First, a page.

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How The U.S. Wage Gap Disproportionately Affects Health Outcomes Among Black Women

African Americans living below poverty are two to three times more likely to report serious psychological distress than those living above poverty, leading some to be resistant to pharmacological therapies. In the United States, not only do we live in a culture that does not support mental health and well-being, it is the only industrialized nation with no national paid maternity leave and no federally required vacation. And for African Americans, the never-ending onslaught of the stress of systemic and personal racism and discrimination — both at the macro and micro levels — exacerbates what regular life in America brings.

There’s a strong relationship between socioeconomic status and health such that people at the lower end, people in poverty tend to have poorer health and tend to have fewer resources for dealing with the stressors of life. Poverty, parenting, racial and gender discrimination put Black women — particularly low- income Black women — are at a greater risk of having poor health. The term “Black” encompasses both African Americans and more recent African and Caribbean immigrants. African American communities across the US are culturally diverse, with immigrants from African nations, the Caribbean, Central America, and other countries. Access is a central point of contention since often times low income communities are not equipped with adequate facilities and services. Having to seek treatment outside of the place where you live is an added barrier and provides for another layer of issues related to time, work, and transportation.4 In addition, regional differences are significant in help-seeking behavior for African Americans according to Taylor, Hardison, and Chatters (1996).5 Since black women are compensated disproportionately lower than their white counterparts, they are also least likely to have adequate insurance.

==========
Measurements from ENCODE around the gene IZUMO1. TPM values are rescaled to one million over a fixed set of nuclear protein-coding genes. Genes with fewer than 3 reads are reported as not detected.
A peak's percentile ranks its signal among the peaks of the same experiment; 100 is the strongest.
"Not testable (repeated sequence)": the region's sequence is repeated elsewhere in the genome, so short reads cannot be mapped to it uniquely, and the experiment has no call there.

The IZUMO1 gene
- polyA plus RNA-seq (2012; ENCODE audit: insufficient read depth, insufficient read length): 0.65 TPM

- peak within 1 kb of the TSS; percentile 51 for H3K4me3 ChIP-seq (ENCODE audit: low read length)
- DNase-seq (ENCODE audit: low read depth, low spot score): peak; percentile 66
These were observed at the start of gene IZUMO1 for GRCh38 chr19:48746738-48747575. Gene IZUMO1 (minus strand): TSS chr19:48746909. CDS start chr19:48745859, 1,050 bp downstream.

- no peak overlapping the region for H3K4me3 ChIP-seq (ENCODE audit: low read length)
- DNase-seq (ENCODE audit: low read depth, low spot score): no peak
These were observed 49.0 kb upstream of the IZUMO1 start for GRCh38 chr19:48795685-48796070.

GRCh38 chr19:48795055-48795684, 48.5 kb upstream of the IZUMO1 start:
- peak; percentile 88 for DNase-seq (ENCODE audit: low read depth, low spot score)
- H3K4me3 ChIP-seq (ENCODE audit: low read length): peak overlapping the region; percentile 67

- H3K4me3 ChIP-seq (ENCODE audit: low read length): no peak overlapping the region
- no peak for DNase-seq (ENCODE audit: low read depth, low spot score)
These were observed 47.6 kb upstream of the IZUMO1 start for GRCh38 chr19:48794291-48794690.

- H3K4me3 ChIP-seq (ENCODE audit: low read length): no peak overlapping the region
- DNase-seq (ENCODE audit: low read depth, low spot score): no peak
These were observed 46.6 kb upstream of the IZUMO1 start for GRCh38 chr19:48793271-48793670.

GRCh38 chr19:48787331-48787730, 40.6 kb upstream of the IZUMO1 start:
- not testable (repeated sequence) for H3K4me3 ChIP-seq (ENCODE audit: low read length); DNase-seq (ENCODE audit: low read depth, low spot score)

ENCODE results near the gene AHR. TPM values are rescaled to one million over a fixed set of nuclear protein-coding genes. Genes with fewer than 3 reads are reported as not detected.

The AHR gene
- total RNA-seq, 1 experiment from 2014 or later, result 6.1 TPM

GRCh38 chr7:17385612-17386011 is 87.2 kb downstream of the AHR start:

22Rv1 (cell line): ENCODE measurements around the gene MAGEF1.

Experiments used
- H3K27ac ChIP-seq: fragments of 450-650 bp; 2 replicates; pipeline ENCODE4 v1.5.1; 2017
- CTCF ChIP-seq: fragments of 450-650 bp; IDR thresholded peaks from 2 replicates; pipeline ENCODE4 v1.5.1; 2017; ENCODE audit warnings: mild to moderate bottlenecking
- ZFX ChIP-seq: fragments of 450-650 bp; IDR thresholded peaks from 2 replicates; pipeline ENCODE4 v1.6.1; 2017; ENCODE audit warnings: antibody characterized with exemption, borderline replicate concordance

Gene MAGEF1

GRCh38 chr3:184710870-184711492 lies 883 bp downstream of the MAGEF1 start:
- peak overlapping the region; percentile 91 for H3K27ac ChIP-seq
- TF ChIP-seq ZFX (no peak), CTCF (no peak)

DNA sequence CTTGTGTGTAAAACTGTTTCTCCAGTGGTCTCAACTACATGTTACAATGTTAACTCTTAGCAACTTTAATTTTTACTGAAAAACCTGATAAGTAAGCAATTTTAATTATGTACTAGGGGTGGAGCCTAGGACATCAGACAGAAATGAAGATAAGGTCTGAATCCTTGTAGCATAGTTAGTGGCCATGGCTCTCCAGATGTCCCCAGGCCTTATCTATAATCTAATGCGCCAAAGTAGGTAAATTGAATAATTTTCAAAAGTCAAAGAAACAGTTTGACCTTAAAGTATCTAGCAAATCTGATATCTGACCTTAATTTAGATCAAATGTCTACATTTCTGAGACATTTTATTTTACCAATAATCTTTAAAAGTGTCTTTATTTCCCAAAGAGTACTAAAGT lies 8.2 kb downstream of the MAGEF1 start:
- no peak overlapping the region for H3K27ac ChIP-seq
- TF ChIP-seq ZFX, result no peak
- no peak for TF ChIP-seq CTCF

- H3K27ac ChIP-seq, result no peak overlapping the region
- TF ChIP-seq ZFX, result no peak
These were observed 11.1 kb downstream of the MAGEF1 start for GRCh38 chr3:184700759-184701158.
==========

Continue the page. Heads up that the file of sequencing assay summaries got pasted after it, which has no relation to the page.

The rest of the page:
To expand the awareness on how the U.S’s gender pay gap disproportionately affects African American women and their health, creating a community based intervention led by a social justice support group that targets working African American women that is both valid and culturally relevant, would fortify social norms and enhance structural norms that advocate compliance to equal pay protocols in the work force.

Although wage disparities are an example of structural racism (as the standard current pay advantages Caucasian men who are the dominant group while disadvantaging Black women who are the non-dominant group), the federal government just recognized that health disparities are caused by social determinants of health in 2010.1 Other examples of structural racism include segregated neighborhoods, standards used for pay advantages, difference in hours worked and disparities of bonuses/referral policies.